What to Know
- Nathan Chasing Horse is accused of sexually abusing Indigenous girls over the span of two decades.
- He is believed to be the leader of a cult known as The Circle, with a strong following of people who believed he could communicate with higher powers.
- According to investigative documents, Chasing Horse allegedly trained his wives to use firearms, instructing them to “shoot it out” with police officers if they tried to “break their family apart.”
A former “Dances With Wolves” actor who faces at least five felonies for allegedly sexually abusing Indigenous girls is scheduled to face a judge for the first time in the case on Thursday.
The possible charges against Nathan Chasing Horse, 46, include sex trafficking and sexual assault, according to court records. Clark County prosecutors have not said when they will formally charge him or whether more charges will be filed.
Las Vegas police arrested Chasing Horse this week following a monthslong investigation into alleged abuse that authorities said spanned two decades.
He remained held at a Clark County jail without bail Wednesday evening on the sexual assault charges. A judge on Thursday is expected to address his custody status and could set bail.
Known for his role as young Sioux tribe member Smiles a Lot in the Oscar-winning Kevin Costner film, Chasing Horse gained a reputation among tribes across the United States and in Canada as a so-called medicine man who performed healing ceremonies.
He is believed to be the leader of a cult known as The Circle with a strong following of people who believed he could communicate with higher powers, according to an arrest warrant.
Police said he abused his position, physically and sexually assaulting Indigenous girls and women, taking underage wives and leading the cult. He was arrested outside the home he shares with his five wives near Las Vegas.
Chasing Horse was born on the Rosebud Reservation in South Dakota, which is home to the Sicangu Sioux, one of the seven tribes of the Lakota nation.
A 50-page search warrant obtained Tuesday by The Associated Press claimed Chasing Horse trained his wives to use firearms, instructing them to “shoot it out” with police officers if they tried to “break their family apart.” If that failed, the wives were to take “suicide pills.”
He was taken into custody as he left his home in North Las Vegas. SWAT officers were seen outside the two-story home in the evening as detectives searched the property.
Police found found firearms, 41 pounds of marijuana and psilocybin mushrooms and a memory card with multiple videos of sexual assaults, according to an arrest report released Wednesday.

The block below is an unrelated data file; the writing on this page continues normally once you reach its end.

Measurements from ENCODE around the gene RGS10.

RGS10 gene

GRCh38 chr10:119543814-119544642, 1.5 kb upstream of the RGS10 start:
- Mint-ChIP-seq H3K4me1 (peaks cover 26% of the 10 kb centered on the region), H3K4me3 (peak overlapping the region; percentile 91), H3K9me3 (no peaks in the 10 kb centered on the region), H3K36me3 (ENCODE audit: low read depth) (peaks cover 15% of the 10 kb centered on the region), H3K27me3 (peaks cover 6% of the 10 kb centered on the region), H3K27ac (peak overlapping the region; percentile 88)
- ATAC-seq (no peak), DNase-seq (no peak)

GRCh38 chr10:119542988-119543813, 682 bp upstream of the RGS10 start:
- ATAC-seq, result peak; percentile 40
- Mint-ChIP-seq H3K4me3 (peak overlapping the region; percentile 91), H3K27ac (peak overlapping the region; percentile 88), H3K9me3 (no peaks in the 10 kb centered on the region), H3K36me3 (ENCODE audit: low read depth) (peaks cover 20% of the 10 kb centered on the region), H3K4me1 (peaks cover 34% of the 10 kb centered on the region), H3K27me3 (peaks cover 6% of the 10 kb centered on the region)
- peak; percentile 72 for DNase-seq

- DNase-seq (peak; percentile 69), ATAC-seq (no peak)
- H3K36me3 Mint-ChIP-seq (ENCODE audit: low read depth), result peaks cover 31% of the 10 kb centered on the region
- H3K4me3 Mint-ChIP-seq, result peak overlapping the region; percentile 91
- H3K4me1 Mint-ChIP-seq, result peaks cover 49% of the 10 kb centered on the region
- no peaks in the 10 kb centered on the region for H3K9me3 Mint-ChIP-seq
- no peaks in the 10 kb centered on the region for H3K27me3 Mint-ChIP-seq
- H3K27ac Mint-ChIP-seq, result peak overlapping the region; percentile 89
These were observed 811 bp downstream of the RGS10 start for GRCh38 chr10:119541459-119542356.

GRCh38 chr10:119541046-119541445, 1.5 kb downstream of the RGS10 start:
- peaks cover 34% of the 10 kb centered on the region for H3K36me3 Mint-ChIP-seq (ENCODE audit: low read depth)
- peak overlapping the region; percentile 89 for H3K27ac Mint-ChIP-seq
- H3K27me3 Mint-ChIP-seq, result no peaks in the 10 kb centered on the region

Additional charges could be filed in connection with the videos of the underage girls, the report said.
There was no lawyer listed in court records who could comment on his behalf and Las Vegas police said Chasing Horse was “unable” to give a jailhouse interview Wednesday.
Las Vegas police said in the search warrant that investigators identified at least six sexual assault victims, including one who was 13 when she claims to have been abused. Police also traced sexual allegations against Chasing Horse to the early 2000s in Canada and in multiple states including South Dakota, Montana and Nevada, where he has lived for about a decade.
One of Chasing Horse’s wives was offered to him as a “gift” when she was 15, according to police, while another became a wife after turning 16. He also is accused of recording sexual assaults and arranging sex between victims and other men who paid him.
His arrest comes nearly a decade after he was banished from the Fort Peck Reservation in Poplar, Montana, amid allegations of human trafficking.
Fort Peck tribal leaders voted 7-0 to ban Chasing Horse in 2015 from stepping foot again on the reservation, citing the alleged trafficking and accusations of drug dealing, spiritual abuse and intimidation of tribal members, Indian Country Today reported.
Angeline Cheek, an activist and community organizer who has lived on the Fort Peck Reservation most of her life, said she clearly remembers the tensions that arose inside the council’s chambers when Chasing Horse was banished.
“Some of Nathan’s supporters told the members that something bad was going to happen to them,” Cheek told the AP. “They made threats to our elders sitting in the council chambers.”
Cheek said she remembered Chasing Horse visiting the reservation frequently when she was growing up, especially during her high school years in the early 2000s when she would see him talking with her classmates.
Cheek, now 34, said she hopes Chasing Horse’s arrest will inspire more Indigenous girls and women to report crimes and push lawmakers and elected officials across the U.S. to prioritize addressing violence against Native people.
But she said she also hopes the cultural significance of medicine men doesn’t get lost in the news of the crimes.
“There are good medicine men and medicine women among our people who are not trying to commercialize the sacred ways of our ancestors,” she said. “They’re supposed to heal people, not harm.”
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